A part of me thought this moment would come much sooner than it did, but as I activated the endgame of Final Fantasy VII it arrived at last — the moment where my team simply weren’t powerful enough to get past the challenges in front of them.
I had to go back to an earlier save and commence… the Grind.
Final Grindtasy VII
I guess this is partially my fault. I was enjoying the main plot so much that, in hindsight, it feels like I rushed through it. I didn’t really take in as much of the scenery as I perhaps should have done along the way.
The problems started when I bumped into an optional boss while driving a submarine underwater. It did 7000 points of damage to Cloud in a single attack, more than 3 times his maximum hit points at the time. Okay, I thought, I’ll need to come back for that one after a bit. Then I found a crashed plane and went in for a look… yep, everybody there did about 2000 damage per attack too, along with the odd debilitating status effect. Still optional, phew, we can save that for later.
But in following the trail to advance the story and hoping for guidance towards delicious experience points and powerful magic, I tumbled into the endgame. Locked out of the open overworld and funnelled into the Northern Cave to face Sephiroth at last, I started to meet enemies my team at about level 56 simply… couldn’t reliably defeat. With save points as limited as they are, that made forward progress ultimately untenable.
The interesting thing here is how the game seems to have far more numbers than it has narrative.
Up until this point, I was doing perfectly well just fighting anything that I stumbled into while exploring the plot threads. The difficulty/reward curve seemed to match quite well with moving through the story; you’d get comfortable with one set of enemies as you levelled up, then carry on to a new area to face new, more powerful enemies… and keep rinsing and repeating with each new story beat.
Once the overworld opens up by the acquisition of an airship, most fights have become pointless both literally and figuratively — the experience and money rewards for beating them are so pitiful they’re not worth the time or energy. You sort of shoot off the top of the balance curve and reach a kind of stasis. With nowhere else to go, it feels like you’re at the end of the game, both mechanically and narratively.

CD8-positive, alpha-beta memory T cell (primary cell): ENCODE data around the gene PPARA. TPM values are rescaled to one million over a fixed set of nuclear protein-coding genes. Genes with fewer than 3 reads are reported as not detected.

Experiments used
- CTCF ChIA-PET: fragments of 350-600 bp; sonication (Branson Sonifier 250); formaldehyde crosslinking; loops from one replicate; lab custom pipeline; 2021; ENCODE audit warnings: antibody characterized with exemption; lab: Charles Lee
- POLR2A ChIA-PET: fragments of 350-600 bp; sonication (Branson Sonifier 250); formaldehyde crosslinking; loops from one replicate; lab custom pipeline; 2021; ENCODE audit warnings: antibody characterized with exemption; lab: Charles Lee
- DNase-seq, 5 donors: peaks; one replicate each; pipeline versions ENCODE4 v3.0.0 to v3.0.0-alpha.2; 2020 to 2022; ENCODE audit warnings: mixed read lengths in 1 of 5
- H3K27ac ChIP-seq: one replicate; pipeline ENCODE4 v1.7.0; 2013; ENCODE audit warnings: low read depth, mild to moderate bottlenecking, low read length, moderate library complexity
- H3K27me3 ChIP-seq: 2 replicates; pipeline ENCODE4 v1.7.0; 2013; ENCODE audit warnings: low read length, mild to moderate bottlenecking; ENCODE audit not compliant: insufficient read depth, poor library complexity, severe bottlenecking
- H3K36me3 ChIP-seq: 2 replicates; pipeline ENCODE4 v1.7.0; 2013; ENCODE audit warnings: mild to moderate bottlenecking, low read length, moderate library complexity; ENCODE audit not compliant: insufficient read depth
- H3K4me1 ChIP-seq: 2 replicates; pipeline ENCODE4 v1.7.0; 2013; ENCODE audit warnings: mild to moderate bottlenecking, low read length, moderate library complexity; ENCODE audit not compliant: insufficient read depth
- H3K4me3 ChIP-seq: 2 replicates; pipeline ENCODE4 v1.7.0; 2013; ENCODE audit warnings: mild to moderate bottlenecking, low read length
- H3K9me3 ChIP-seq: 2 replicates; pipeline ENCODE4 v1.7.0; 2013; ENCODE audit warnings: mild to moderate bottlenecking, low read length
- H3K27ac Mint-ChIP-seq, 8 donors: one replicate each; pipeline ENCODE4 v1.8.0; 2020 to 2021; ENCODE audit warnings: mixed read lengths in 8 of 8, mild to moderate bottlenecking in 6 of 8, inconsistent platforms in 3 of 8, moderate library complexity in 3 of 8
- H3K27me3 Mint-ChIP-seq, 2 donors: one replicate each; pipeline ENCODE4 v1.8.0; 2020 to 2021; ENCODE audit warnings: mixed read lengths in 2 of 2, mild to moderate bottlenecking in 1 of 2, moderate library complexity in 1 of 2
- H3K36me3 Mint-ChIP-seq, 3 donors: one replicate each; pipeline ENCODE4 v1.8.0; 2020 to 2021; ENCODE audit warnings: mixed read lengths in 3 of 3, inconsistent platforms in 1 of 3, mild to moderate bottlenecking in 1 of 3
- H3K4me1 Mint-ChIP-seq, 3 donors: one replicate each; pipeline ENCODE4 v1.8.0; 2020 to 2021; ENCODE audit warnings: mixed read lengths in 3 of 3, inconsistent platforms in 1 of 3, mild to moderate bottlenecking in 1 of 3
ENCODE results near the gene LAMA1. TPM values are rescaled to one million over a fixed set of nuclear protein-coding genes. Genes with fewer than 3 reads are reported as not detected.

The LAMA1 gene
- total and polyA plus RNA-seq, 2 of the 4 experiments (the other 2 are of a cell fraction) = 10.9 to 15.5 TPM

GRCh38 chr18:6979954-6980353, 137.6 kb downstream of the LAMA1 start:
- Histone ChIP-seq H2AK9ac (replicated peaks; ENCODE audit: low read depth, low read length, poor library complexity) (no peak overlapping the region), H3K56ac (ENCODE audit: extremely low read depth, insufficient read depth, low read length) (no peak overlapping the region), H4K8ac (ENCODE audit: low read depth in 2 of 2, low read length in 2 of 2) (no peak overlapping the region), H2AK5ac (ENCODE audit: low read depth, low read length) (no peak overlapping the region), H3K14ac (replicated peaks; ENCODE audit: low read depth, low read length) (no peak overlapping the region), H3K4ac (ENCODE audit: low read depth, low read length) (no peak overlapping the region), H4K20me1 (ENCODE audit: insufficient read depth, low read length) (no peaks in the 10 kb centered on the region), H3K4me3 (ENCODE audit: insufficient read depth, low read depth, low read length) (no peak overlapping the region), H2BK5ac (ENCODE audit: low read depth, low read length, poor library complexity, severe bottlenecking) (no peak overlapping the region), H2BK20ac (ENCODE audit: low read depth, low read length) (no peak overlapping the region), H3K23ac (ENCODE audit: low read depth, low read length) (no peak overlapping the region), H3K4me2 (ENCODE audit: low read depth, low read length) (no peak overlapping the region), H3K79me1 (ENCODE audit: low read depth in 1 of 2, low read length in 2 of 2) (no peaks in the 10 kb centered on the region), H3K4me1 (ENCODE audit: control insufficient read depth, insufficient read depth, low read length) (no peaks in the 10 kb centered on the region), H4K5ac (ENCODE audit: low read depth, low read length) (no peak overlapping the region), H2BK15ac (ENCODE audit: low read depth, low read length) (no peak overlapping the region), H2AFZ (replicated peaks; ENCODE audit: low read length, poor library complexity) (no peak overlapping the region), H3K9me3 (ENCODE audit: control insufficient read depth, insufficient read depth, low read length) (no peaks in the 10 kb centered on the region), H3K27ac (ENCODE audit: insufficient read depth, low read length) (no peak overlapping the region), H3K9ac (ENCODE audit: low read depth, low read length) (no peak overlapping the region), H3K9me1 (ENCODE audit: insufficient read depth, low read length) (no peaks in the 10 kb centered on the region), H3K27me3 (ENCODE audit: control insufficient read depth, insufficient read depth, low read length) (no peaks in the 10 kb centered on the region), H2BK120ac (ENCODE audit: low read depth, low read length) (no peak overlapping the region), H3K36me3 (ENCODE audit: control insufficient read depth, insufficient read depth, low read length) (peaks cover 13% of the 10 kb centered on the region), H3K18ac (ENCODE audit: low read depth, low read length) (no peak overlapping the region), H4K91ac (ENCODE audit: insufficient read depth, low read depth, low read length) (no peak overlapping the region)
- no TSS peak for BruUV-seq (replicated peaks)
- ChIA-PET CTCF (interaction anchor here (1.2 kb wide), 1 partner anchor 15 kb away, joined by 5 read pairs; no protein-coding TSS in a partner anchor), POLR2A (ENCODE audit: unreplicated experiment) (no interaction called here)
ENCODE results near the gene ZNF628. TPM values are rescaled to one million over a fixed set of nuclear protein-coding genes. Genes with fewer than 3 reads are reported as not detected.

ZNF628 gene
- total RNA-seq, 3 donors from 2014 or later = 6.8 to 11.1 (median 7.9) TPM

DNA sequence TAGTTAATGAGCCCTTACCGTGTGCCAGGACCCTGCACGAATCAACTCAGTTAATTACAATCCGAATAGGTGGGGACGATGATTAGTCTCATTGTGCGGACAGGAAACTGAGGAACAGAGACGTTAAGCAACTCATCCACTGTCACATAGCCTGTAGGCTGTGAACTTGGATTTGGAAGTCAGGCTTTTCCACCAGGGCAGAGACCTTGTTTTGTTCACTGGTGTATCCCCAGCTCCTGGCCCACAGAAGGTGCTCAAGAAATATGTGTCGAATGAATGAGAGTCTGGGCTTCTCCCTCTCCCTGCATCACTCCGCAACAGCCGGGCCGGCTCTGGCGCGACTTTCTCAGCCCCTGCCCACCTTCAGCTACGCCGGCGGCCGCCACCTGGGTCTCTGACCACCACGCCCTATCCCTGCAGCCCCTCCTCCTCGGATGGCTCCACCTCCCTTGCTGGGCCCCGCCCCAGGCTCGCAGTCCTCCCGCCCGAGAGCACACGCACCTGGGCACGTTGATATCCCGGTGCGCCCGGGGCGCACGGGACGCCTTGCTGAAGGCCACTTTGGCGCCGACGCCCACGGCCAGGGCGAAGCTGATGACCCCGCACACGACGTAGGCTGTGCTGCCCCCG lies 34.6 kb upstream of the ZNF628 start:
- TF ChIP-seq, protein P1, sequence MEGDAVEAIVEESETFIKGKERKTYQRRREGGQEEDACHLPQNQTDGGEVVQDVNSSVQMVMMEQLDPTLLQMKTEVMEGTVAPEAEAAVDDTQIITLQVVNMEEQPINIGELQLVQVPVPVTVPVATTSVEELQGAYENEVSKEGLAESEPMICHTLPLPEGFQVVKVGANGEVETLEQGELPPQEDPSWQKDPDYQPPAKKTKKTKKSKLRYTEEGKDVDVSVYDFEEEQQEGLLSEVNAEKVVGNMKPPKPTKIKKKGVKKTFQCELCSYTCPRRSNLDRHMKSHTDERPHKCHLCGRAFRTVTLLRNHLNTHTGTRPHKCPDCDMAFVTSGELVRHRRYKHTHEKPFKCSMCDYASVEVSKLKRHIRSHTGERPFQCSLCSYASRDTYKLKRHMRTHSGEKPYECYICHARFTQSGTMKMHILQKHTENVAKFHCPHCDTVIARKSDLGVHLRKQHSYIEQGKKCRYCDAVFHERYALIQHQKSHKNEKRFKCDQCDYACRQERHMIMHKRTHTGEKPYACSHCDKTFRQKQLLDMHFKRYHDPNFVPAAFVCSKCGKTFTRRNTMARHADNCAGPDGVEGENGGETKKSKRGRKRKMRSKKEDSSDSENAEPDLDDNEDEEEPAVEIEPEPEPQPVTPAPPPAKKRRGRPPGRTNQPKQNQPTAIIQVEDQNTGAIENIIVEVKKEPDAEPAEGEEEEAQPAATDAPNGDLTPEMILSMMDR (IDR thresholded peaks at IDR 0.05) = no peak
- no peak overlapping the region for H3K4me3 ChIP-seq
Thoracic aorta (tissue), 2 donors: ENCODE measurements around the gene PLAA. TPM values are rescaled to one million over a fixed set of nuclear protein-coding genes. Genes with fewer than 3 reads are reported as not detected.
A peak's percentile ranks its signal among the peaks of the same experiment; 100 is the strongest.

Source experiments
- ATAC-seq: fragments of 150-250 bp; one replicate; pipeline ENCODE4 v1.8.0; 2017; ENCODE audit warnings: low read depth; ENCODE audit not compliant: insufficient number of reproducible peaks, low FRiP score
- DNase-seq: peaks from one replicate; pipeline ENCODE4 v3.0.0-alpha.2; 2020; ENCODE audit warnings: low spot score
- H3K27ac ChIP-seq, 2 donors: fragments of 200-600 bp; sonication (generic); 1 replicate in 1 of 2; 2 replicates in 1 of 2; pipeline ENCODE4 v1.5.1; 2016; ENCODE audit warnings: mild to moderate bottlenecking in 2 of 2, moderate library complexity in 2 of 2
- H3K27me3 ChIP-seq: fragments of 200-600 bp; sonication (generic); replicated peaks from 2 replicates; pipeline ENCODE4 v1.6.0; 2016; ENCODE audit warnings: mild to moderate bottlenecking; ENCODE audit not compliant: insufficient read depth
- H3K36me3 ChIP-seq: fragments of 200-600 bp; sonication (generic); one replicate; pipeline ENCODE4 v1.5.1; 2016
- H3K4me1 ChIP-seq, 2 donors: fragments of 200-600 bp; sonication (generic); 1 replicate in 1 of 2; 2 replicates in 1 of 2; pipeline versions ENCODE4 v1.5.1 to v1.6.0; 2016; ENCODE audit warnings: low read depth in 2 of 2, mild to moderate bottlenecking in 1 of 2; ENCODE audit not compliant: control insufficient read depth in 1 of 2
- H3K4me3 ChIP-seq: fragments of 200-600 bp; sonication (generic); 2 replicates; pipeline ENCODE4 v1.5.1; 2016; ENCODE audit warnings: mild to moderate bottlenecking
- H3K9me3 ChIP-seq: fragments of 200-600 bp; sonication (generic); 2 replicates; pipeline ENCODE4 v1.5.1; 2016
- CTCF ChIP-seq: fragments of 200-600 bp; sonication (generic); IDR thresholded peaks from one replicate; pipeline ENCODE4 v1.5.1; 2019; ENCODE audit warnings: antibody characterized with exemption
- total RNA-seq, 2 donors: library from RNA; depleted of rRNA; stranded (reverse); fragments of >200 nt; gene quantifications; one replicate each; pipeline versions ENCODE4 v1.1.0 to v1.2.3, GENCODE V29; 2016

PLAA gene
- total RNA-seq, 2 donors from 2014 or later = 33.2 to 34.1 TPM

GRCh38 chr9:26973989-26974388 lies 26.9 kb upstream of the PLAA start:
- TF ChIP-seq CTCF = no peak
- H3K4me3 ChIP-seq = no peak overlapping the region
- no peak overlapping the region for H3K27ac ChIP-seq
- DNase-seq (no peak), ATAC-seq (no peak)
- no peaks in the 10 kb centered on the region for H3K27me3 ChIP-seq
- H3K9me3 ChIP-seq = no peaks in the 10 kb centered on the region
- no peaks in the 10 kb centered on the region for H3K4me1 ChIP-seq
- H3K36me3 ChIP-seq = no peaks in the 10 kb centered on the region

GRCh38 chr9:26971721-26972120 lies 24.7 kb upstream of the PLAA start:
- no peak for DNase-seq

The aforementioned crashed plane turned out to be the closest thing to a way out of the rut. It has hideous mutants with devastating attacks and debilitating status effects, but commensurately high rewards — and more importantly, a Save Point in the hallway. Yes, I went there and yes, I fought one or two enemies before retreating to save my progress and moving again. Eventually these monstrous opponents started to get just a little bit more manageable. Is it time to go back and try the endgame again? No, not yet. There’s more.
Some way through the game, several kaiju are unleashed (yessss) that are called Weapon (… buh?). It was Emerald Weapon that I stumbled into underwater, but I’d faced down Ultimate Weapon as part of the plot already and it was much more ripe for the taking. Ultimate Weapon is a multi-stage fight, comprising of battles from which it retreats until you can finally whittle it down. This makes it comparatively easy to fight, which seems odd given it is Ultimate Weapon. Not so Ultimate now, eh?
On death, Ultimate Weapon gave me a vast pot of delicious experience points and, even better, reshaped the world with an explosive crater — unlocking the path to a secret forest area, an area with more manageable enemies that also deliver tasty rewards. At last! I struggled a lot with the puzzles to navigate deeper into this zone, but at least that wandering experimentation and probing made the farming a little less grating, as it was in service of some actual goal.
(Eventually I looked up some guides, and it turns out that the forests around Mideel have fairly trivial fights with high rewards. See what I mean about not doing enough sight-seeing along the way? I first visited Mideel donkeys ago.)
It was at this point that I started to get into chocobo breeding and racing. While the airship gives you access to most of the world, it can only land on grassy areas so there are still some tantalisingly inaccessible caves. The answer to these is breeding chocos with the special abilities of swimming and climbing, and ultimately, one that can do everything and go anywhere.
You encounter the Chocobo ranch very early in the game. You need to catch a chocobo to get across a dangerous swamp without being caught by its huge guardian monster, and then… well, that’s the only time you need a chocobo. After that point, you can catch them to get around faster and avoid fights, but once you reach any point of interest you have to get off and let your steed go. So I had initially filed the catching of chocobos away as “cute but pointless”.
Eventually, a long way into the game, you get access to stables for your caught chocos. Too late, I would say; if it was possible to stable and breed your chocos throughout the game, it would feel much more natural to pick them up as you went along, rather than having to retrace a lot of your steps for a huge diversion when the world’s fiery end is looming in the sky.
Has this soured my opinion of the game? A little, but there have still been loads of fantastic moments; date night at the Gold Saucer, the twists and turns around Cloud’s past SOLDIER, the launch of Shinra No. 26… Ahhhhh, and chocobos are adorable.
No, this structural, numeric problem is apart from the half of the game that I care about, and to its credit, the problem only kicks in at the very late stages of the game. So what if I have to put on some music and zone out while I exercise my team for a few hours? The fact that I’m even willing to stomach this should say all that needs to be said.